Port 25 is used for POP mail by default on most email servers. So there are these spammers who just look for IP addresses which have port 25 open, connect to it and spam it with email. In some cases, it works. It is a huge burden on server resources, and bandwidth. It is the most annoying thing about spam!
So if South Korea does it (and they’re fairly Microsoft friendly there), will other countries in Asia follow suite? China might have it’s own plans for stopping spam.. since a lot of it comes from China itself.
It is a short term solution in my opinion. They will just connect to the new proposed port of 587 instead. But it will take time, and they have the advantage.. and it is legislation…
Zombie Storage has the lowdown:
Do these government agencies actually think blocking port 25 will reduce spam? Most of the issues stem from open relays (yes, I’ve noticed several on my IP block) or insecure servers. Botnets are a problem but using another port doesn’t fix that. From what I can tell they are also recommending people break port 587 by accepting both SMTPS and SMTP connections. Further they recommend 465 for SMTPS just to break the spec more.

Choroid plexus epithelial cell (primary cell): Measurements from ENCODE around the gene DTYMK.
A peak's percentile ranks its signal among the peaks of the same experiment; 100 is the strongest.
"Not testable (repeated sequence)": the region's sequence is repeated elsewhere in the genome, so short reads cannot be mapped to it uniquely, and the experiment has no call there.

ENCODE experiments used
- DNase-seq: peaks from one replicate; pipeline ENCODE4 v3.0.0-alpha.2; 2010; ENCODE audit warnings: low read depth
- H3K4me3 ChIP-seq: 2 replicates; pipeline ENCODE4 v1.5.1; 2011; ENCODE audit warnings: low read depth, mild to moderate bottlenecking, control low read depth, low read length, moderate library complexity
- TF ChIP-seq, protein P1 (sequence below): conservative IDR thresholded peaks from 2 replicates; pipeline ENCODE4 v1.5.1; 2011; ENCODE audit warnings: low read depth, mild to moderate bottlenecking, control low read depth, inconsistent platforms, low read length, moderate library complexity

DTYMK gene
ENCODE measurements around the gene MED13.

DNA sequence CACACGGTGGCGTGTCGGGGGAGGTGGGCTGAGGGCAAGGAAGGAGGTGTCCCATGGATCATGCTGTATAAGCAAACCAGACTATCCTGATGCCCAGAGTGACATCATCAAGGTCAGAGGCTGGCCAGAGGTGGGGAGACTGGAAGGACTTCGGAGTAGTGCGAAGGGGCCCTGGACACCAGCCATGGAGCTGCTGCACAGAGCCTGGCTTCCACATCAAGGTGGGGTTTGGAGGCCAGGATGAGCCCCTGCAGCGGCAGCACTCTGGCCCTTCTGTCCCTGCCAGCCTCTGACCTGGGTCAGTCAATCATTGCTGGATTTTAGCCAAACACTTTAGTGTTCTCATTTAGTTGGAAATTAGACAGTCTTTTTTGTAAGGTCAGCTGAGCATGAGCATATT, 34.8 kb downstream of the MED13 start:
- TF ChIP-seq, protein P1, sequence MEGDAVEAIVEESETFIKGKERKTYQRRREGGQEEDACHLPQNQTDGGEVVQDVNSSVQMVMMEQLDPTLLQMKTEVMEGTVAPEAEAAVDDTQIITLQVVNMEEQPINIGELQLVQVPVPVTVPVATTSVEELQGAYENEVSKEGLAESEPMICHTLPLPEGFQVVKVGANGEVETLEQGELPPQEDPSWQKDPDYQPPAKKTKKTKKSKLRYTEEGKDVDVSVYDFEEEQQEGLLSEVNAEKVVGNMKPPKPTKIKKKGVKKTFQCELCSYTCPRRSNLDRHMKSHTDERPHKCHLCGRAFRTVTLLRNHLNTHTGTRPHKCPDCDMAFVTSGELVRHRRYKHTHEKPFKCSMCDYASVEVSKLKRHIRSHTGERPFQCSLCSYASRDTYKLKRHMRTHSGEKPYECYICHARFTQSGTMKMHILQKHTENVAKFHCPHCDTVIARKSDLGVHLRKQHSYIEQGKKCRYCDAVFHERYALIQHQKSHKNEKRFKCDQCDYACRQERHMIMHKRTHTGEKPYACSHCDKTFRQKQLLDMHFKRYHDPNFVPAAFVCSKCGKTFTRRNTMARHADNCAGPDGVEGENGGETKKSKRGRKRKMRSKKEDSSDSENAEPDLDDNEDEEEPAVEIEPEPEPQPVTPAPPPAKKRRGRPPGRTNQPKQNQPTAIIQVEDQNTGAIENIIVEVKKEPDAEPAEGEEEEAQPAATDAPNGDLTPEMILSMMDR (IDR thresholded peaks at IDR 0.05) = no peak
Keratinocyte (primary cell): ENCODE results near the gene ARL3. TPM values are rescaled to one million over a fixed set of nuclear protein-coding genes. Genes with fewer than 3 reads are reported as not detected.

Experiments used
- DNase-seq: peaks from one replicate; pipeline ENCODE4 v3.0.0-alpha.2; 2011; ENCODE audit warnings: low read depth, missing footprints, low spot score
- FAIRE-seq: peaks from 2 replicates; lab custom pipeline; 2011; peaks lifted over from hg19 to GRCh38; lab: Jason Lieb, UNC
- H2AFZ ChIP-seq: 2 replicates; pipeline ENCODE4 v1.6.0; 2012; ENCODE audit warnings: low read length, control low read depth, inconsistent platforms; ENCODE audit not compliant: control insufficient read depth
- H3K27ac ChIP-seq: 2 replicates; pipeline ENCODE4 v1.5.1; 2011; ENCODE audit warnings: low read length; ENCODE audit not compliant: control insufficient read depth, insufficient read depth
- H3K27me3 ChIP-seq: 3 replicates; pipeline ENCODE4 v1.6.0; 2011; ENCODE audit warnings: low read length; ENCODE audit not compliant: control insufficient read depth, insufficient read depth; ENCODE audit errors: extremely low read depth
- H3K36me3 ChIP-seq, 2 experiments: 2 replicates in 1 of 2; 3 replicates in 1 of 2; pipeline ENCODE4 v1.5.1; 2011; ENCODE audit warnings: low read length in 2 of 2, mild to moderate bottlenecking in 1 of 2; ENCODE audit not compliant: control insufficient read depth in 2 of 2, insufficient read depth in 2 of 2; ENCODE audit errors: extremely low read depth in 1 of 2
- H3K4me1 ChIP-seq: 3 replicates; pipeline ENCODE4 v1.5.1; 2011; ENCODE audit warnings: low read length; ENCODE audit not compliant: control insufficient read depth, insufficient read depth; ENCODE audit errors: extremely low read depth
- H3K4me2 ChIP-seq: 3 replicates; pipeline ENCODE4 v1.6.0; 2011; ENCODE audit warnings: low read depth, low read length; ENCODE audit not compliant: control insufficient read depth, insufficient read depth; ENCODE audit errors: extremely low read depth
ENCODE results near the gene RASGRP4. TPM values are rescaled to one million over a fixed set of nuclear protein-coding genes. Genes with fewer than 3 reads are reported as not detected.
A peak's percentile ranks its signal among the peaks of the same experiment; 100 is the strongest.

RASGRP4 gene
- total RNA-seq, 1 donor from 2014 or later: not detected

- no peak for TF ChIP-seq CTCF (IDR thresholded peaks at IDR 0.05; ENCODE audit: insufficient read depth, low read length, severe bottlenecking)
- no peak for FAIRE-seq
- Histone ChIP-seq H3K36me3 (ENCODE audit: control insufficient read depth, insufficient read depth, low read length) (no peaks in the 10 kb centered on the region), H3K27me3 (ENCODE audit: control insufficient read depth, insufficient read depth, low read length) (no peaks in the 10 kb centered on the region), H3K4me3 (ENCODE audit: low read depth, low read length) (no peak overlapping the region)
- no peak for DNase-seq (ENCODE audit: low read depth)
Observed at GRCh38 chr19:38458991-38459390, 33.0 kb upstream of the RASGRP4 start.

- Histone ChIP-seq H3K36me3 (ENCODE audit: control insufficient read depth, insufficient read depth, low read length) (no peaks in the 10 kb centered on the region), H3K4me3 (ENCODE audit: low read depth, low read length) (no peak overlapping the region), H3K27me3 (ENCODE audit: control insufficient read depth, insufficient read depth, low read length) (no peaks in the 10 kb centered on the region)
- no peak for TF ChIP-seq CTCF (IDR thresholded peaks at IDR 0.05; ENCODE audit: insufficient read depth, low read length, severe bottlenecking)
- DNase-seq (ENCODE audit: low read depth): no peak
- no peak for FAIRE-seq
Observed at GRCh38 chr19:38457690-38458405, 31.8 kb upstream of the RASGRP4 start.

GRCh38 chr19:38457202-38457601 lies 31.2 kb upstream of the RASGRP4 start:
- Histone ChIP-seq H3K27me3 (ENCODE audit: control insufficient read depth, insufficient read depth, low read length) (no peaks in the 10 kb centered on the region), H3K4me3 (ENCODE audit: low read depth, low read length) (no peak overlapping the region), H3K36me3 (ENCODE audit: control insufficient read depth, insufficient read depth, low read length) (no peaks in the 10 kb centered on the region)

The Korean government has long had a system of deep packet inspection so the technical implementation of a nationwide firewall over a port isn’t new or unprecedented. The steps may prevent some spam but really, I doubt it will amount to anything substantial. They can’t block all email and the system would probably fall over with IP forging techniques.
Update: I’ve asked a few people and it seems to be a joint initiative by the two departments and not actually a law. Although it does have penalties and apparently you get emailed warnings the first few times.
Korean website: http://www.block25.or.kr/